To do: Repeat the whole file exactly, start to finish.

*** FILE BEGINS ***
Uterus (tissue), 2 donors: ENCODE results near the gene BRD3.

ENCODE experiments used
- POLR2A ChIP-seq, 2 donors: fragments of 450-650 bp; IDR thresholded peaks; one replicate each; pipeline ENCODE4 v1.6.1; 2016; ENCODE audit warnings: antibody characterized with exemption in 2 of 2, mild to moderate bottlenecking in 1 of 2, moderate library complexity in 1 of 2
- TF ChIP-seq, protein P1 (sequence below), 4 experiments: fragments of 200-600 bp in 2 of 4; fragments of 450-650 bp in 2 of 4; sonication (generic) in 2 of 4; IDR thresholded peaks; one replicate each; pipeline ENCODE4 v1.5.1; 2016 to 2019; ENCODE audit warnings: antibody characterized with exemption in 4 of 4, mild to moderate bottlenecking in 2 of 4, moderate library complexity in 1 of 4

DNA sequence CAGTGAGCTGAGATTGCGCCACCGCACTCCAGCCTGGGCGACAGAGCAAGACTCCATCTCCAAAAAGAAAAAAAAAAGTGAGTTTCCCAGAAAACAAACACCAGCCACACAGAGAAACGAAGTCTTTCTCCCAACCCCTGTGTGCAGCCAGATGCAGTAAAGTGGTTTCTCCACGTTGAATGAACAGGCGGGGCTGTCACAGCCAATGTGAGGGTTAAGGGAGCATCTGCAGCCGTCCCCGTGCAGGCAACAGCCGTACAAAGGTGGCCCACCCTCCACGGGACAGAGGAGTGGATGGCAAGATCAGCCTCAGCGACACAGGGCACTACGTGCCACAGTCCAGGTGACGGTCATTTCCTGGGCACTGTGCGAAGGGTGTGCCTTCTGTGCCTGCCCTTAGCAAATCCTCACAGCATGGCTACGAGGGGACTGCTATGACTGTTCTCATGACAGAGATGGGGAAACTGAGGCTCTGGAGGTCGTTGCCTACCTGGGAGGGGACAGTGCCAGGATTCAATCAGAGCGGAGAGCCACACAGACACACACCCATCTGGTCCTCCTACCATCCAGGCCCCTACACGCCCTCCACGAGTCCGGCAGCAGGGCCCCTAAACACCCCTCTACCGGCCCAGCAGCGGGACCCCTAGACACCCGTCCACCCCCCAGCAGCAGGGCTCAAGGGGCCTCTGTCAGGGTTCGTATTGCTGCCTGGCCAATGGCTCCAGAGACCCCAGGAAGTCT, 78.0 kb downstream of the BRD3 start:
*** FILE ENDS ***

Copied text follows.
Uterus (tissue), 2 donors: ENCODE results near the gene BRD3.

ENCODE experiments used
- POLR2A ChIP-seq, 2 donors: fragments of 450-650 bp; IDR thresholded peaks; one replicate each; pipeline ENCODE4 v1.6.1; 2016; ENCODE audit warnings: antibody characterized with exemption in 2 of 2, mild to moderate bottlenecking in 1 of 2, moderate library complexity in 1 of 2
- TF ChIP-seq, protein P1 (sequence below), 4 experiments: fragments of 200-600 bp in 2 of 4; fragments of 450-650 bp in 2 of 4; sonication (generic) in 2 of 4; IDR thresholded peaks; one replicate each; pipeline ENCODE4 v1.5.1; 2016 to 2019; ENCODE audit warnings: antibody characterized with exemption in 4 of 4, mild to moderate bottlenecking in 2 of 4, moderate library complexity in 1 of 4

DNA sequence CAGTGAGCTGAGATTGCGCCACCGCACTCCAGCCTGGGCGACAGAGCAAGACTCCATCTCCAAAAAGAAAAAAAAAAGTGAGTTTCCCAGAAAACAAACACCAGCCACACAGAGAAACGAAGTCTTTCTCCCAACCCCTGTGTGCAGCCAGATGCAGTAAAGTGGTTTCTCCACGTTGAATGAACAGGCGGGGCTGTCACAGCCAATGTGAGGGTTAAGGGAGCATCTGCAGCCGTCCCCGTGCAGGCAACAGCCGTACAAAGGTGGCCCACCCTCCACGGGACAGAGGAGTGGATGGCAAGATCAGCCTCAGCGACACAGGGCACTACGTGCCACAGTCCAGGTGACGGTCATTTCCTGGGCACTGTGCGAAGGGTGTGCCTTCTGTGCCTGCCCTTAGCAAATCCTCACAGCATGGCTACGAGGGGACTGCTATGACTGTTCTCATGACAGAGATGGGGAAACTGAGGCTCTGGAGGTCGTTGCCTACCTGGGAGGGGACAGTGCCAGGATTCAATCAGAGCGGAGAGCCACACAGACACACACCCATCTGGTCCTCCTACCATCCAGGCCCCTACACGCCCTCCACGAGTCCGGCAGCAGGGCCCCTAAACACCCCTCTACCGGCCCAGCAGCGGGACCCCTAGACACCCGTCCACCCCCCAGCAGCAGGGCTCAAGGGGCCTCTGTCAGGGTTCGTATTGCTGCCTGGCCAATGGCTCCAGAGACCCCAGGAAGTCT, 78.0 kb downstream of the BRD3 start: